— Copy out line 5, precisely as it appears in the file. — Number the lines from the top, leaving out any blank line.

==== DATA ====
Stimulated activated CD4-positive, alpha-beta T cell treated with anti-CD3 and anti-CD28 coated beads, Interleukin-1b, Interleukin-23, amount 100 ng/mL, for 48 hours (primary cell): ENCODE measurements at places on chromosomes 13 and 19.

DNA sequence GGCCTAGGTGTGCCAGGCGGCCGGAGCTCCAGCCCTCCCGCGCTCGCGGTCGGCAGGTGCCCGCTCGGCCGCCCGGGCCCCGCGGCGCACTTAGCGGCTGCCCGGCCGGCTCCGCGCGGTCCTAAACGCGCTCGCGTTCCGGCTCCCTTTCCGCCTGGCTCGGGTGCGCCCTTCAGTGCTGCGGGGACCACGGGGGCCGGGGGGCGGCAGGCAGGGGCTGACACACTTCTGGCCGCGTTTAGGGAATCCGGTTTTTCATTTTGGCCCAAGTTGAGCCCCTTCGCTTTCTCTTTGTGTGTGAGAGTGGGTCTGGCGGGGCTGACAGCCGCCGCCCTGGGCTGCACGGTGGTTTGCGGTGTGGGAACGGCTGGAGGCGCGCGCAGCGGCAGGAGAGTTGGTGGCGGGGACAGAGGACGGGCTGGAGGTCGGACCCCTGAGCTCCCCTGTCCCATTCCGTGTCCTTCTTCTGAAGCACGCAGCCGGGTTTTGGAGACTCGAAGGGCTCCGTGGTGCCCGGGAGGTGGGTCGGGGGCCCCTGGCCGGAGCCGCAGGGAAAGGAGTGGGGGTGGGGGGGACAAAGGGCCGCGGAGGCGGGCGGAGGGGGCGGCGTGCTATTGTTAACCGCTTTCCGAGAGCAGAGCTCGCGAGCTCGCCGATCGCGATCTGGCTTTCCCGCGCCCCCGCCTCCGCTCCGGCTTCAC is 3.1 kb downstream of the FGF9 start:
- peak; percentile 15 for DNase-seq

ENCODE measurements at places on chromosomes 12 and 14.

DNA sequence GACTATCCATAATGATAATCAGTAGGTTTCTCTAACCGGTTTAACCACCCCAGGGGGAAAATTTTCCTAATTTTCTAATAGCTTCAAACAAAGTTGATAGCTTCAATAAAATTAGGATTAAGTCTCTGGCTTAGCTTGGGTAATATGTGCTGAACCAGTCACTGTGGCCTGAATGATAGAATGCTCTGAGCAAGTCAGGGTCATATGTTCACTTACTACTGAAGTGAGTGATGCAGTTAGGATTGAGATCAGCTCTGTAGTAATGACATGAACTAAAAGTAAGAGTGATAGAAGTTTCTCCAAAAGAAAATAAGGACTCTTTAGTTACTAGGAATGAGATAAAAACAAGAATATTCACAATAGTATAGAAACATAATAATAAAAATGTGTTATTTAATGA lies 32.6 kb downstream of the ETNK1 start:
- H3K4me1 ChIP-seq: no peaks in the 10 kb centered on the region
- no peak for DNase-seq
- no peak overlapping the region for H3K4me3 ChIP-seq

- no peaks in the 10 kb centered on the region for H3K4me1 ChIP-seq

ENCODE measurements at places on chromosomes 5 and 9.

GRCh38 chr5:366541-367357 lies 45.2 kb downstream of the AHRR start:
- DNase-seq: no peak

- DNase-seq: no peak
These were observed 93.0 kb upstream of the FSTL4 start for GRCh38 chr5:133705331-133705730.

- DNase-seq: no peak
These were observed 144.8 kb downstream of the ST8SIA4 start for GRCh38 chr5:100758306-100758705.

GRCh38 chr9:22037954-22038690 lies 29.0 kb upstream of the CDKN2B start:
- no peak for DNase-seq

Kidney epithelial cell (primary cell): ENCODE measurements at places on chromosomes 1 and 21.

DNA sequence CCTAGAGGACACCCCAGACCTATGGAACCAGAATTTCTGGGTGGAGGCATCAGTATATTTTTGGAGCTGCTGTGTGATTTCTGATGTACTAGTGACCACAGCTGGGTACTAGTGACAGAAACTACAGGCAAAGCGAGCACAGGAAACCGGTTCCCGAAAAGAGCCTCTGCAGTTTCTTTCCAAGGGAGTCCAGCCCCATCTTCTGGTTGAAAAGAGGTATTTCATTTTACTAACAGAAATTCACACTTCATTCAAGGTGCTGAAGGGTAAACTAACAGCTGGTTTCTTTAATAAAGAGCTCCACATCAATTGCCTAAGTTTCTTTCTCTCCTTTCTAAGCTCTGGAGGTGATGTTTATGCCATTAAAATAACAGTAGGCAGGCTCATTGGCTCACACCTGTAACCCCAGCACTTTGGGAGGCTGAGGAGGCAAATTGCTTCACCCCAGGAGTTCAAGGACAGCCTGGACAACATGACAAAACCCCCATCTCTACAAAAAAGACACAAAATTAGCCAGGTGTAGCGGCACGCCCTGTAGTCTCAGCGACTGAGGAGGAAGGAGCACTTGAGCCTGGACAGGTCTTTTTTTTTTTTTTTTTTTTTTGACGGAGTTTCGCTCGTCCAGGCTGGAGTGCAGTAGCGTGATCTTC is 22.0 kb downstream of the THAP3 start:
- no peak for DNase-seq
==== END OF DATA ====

DNA sequence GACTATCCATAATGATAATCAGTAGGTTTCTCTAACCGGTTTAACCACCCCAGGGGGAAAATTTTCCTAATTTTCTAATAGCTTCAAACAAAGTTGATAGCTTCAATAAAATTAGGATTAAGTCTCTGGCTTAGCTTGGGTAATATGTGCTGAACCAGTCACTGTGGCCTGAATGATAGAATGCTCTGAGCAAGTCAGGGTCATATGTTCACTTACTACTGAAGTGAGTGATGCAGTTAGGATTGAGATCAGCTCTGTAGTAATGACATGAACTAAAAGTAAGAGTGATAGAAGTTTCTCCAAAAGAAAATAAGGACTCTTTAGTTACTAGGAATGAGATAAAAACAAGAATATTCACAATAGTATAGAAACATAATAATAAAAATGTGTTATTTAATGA lies 32.6 kb downstream of the ETNK1 start: